Hidden domestic violence is difficult subject for a short (10 minute) film but this one hits the spot. Not exactly pleasant viewing except to admire the film-maker’s craft at work with zero budget and a cast drawn from the local drama group. “Ignatius” is a faultless production written and directed by Enniscorthy man, Fintan Kelly, and shot on location in the town. Hopefully, the success of the film will lead to greater things.
Well, that’s it, I’ve just completed the annual overhaul of all listings on the site, updated links, removed dead videos and added loads of new material. This year I’m planning to try and index by genre to help people searching for specific types of movie.
I hope that some of you are finding Irish Movie Madness useful; I’m always looking for information and ideas on how to improve the site so do get in touch at firstname.lastname@example.org
I discovered quite a few gems, and a lot of dross, during the overhaul, but two very worthwhile discoveries were Peter Barkworth’s rare 1985 thriller “The Price” on YouTube here – and “The Trial of Sir Roger Casement” (1960) which is currently available FREE on the BFI Player here. I don’t know how long either will remain available and if you’re interested best to watch as soon as possible.
“Brooklyn” the movie based on the novel by Colm Tóibín and largely shot in the South East – principally in Enniscorthy – is due to hit cinema screens in November. Directed by John Crowley (Intermission and Boy A) and script-written by Nick Hornby, the movie should appeal to fans of Maeve Binchy movies such as “Circle of Friends” and “The Lilac Bus”.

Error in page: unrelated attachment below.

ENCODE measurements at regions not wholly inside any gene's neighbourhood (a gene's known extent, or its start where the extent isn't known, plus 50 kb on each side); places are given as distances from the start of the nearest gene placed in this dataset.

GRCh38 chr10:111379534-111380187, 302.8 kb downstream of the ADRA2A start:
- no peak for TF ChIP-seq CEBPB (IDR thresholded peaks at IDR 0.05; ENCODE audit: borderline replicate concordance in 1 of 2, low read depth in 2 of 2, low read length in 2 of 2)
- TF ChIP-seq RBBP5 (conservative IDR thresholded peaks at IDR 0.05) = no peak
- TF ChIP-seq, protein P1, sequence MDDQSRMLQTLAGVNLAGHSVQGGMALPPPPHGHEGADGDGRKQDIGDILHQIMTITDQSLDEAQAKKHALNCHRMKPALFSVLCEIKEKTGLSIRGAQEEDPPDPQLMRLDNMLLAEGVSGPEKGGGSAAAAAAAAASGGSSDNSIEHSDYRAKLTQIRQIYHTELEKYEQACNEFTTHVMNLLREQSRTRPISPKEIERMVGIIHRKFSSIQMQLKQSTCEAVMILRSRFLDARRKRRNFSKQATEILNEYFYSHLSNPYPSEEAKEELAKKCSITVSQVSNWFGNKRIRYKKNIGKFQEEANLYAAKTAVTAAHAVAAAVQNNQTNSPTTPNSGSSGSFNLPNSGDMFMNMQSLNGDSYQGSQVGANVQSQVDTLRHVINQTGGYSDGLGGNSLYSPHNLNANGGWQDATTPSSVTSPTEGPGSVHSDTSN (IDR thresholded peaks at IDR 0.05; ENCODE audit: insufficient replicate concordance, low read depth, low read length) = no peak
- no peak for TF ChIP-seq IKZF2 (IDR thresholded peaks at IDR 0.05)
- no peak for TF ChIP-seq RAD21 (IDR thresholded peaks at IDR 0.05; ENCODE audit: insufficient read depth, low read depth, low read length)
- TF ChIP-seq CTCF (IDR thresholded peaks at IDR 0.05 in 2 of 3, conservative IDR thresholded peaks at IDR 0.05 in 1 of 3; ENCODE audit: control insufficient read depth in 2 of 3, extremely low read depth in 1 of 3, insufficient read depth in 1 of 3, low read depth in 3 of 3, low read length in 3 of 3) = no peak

Brooklyn opens in 1950s rural Ireland, where opportunities are scarce, particularly for young women like Eilis Lacey played by rising star – Saoirse Ronan. When given the opportunity to emigrate to New York, Eilis knows she must go, leaving behind her mother, sister and home for the first time. The film also stars Emory Cohen, Julie Walters and Jim Broadbent.
Much of the film was shot on the street below my sitting room window and my ex. had a part as an extra – so we are all holding our breath to see whether or not she ended up in the movie or the cutting room floor. She’s not in the official trailer below. Enjoy!
At last I have managed to acquire a VHS copy of this elusive French film which was partially shot in Dublin with an all French cast and crew. It never made it to DVD and the few VHS copies that I’ve come across on the French Amazon and eBay sites have always been wildly expensive. This brand new copy cost me €25 including p+p – all I need now is to get my VHS player serviced. I also picked up a copy of “Mon Film” magazine this week for a couple of Euros – a special 14 page supplement about the film – I just hope that my little used schoolboy French is up to it.
The film can be found under at least four different names including “La Jeune Folle”, “Desperate Decision”, “The Troubles” and “Revenge at Daybreak”. The exteriors were filmed in Dublin but as I haven’t watched it yet I can’t be more specific than that. It was released in 1952 and starred Danièle Delorme in the lead role. Based on the novel “Ar Follez Yaouank” by Catherine Beauchamp.
During the Irish War of Independence, a strange young woman Catherine (Daniele Delorme) who lives in a convent is haunted by premonitions that her brother needs her, but in fact he has been killed by the IRA as an informer. As she looks for her brother, she is sheltered by the rebel organisation and unknowingly falls in love with Steve (Henri Vidal) the man who ordered her brothers killing…
The author, Catherine Beauchamp (a pseudonym for Francine Rozec ) came from an revolutionary background in real life and had belonged to a Breton pro-Nazi militia, Bezen Perrot, which was modeled on the IRA. She fled to Ireland after the war but later returned to France where she died in 1992.